The past decade has witnessed a proliferation of writings on queer theories and practices. Drawing together established and emerging scholars in the field, this volume offers a broad, trans-disciplinary and international approach to queer studies. In the light of recent critical perspectives, it proposes a number of theoretical developments concerning three key thematic fields: theories, bodies and texts.
In the contemporary world, the figure of the migrant, moving across spaces, cultures and languages, has acquired unprecedented centrality. Migrants have transformed the ways of representing, and narrating, the transnational world in which they live, responding in new fashions to one of the oldest impulses of men and women of every place and time: the impulse to tell stories. By engaging with notions of diaspora, postcoloniality, nomadism, translation, and exile, Di Maio moves across the Anglophone and Italophone spectra offering a compelling definition of migrant literature at the turn of the millennium.
The Murray Edwards Duse Collection is the best record of Eleonora Duse’s literary background. It puts before us three fundamental facts: first, her literary education began – or became active – around 1886; secondly, it assumed a nationalistic character in the early 1890s; thirdly, her intellectual evolution influenced her acting. So advanced was her artistic and literary emancipation that she was considered one of the foremost Italian aesthetes.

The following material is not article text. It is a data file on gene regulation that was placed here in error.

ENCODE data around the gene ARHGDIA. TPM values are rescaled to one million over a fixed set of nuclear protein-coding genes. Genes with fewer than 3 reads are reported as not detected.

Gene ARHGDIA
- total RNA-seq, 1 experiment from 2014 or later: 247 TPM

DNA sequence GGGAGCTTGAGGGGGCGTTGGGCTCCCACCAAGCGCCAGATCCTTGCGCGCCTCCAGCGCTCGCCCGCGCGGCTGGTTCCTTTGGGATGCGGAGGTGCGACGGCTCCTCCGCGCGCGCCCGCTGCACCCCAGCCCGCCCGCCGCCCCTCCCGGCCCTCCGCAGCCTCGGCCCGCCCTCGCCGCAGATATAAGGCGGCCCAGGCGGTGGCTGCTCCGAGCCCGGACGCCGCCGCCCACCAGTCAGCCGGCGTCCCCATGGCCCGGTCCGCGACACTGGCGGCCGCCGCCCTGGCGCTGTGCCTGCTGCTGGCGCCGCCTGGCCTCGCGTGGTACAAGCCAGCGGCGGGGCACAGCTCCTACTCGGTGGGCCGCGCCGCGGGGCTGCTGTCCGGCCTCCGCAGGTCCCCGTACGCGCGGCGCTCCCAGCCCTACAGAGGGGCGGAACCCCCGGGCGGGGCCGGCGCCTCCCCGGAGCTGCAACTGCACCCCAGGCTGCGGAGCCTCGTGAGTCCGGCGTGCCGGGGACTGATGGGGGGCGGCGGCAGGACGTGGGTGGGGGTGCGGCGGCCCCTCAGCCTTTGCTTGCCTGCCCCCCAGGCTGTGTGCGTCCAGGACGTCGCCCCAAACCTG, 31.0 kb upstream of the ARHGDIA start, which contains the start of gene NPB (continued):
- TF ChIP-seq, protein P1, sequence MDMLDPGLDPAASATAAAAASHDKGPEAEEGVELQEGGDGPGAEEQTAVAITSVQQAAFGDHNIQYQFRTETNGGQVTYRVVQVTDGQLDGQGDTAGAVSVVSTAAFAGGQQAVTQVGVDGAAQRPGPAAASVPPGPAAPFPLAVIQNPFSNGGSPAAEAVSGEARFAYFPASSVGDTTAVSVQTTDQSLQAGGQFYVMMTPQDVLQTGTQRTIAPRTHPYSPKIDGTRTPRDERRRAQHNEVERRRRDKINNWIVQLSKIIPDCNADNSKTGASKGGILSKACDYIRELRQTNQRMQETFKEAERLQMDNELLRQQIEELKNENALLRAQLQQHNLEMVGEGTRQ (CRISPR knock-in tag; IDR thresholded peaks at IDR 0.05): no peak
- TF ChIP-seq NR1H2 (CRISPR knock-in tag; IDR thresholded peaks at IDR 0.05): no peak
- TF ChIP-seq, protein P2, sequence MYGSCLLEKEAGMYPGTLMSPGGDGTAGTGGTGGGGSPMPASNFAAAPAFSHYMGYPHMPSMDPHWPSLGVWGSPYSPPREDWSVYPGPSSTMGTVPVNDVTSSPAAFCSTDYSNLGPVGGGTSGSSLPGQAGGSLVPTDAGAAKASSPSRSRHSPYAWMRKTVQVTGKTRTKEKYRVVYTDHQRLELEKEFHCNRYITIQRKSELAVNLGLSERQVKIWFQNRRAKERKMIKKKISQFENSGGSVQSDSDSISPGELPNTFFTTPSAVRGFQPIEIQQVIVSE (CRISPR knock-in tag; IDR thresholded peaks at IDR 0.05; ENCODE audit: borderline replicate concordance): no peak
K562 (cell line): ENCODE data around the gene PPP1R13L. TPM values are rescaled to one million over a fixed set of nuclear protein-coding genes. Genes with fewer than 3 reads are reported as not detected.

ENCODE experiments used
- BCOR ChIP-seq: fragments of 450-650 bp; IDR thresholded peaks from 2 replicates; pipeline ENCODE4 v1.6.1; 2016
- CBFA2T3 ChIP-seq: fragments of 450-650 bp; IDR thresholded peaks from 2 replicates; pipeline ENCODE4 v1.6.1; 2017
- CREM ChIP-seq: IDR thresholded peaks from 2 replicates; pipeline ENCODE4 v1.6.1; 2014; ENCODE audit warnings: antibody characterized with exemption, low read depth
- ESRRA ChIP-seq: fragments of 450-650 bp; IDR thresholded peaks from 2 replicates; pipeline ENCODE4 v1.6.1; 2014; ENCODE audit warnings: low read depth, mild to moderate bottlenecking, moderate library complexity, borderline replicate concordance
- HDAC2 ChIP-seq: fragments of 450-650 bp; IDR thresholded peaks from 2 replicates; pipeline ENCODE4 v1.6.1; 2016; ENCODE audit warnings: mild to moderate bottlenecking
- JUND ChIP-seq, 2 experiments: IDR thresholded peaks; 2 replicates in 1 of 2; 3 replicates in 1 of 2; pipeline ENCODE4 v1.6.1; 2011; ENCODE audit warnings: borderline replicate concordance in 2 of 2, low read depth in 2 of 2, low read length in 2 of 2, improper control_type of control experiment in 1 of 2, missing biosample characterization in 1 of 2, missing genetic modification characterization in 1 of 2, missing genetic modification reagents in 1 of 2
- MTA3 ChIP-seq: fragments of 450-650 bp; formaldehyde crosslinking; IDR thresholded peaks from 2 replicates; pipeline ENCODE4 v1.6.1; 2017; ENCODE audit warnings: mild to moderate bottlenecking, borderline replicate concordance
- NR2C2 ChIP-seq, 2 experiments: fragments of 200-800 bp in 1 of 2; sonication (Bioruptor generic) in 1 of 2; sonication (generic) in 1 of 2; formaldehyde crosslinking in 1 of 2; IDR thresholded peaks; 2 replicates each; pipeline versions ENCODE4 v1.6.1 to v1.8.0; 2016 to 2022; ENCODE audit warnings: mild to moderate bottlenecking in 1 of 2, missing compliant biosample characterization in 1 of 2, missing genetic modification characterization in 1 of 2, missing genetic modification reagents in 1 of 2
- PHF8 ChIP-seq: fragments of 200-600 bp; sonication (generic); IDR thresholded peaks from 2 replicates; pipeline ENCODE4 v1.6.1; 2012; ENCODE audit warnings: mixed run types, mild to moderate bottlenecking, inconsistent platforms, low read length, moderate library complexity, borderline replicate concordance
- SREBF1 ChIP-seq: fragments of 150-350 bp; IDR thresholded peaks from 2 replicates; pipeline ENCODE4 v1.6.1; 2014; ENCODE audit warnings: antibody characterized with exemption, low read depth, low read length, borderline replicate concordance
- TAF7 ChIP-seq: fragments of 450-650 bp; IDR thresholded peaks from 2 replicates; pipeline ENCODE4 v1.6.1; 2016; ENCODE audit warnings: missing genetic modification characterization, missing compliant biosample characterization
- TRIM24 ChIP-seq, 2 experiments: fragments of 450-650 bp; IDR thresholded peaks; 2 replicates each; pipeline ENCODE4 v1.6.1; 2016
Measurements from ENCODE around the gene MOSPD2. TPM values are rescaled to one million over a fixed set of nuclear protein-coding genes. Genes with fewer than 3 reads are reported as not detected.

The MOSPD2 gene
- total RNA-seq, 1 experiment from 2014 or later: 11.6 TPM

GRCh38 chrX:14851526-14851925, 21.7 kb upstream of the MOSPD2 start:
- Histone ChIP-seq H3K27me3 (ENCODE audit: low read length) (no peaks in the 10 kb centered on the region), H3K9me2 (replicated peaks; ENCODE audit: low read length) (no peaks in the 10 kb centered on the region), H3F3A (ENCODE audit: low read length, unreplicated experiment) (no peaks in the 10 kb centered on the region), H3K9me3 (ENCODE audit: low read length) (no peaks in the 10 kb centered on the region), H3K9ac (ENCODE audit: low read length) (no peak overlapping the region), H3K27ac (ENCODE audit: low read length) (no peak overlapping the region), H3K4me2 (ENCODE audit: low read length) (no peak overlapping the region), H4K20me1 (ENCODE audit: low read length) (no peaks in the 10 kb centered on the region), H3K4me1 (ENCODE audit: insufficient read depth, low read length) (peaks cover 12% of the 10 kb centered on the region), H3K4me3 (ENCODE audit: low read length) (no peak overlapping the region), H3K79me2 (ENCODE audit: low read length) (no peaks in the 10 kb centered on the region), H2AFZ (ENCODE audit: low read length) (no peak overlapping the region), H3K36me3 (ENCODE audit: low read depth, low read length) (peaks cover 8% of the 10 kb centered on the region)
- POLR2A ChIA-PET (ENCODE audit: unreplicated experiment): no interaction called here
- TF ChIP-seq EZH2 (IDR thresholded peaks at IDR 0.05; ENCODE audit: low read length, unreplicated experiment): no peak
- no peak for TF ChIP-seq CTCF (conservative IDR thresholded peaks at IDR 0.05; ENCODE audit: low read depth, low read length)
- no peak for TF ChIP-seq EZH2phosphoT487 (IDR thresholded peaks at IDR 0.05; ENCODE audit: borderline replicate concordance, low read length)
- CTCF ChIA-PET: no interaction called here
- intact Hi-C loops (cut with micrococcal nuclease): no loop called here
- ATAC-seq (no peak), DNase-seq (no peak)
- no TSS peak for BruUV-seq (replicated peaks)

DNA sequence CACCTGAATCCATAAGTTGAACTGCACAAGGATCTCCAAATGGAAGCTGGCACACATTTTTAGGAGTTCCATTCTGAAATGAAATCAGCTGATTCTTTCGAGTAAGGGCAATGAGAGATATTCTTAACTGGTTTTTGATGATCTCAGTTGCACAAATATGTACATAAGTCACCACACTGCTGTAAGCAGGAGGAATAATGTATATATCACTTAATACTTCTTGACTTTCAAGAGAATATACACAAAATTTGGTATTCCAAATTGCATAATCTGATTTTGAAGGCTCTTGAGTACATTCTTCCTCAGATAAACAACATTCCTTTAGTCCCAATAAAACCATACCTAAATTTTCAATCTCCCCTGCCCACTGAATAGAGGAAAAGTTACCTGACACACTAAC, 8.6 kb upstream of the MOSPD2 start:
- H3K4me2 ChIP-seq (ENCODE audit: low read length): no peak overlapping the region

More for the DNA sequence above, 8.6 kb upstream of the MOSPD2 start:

Morphology is the general theory of form and formation, which can be seen as the innovative and fruitful point of intersection of the old two cultures, the scientific and the humanistic. The three papers presented in the book by Olaf Breidbach, Pietro Corvaja and Angelo Vianello respectively illustrate different features of morphology from the epistemic viewpoints of history of science, mathematics and biology. The texts were produced in the context of the second meeting of the “Centro Interdipartimentale di Morfologia F. Moiso”, which took place in Udine on the 14 December 2007.
This volume contains the proceedings of the international seminar dedicated to the scholarly contribution offered by Dr. Ilya Gershevitch (Cambridge University, England) to the development of Iranian Studies and held in Ravenna, 11th April 2003, on the second anniversary of his sudden death. Most of the papers published here belong to scholars being direct pupils, colleagues and friends of the late Dr. Ilya Gershevitch. The variety and complexity of the subjects represented in this volume actually reflect his most significant scientific interests and the wide and extraordinary competence of this great protagonist of Ancient, Middle and Modern Iranian studies.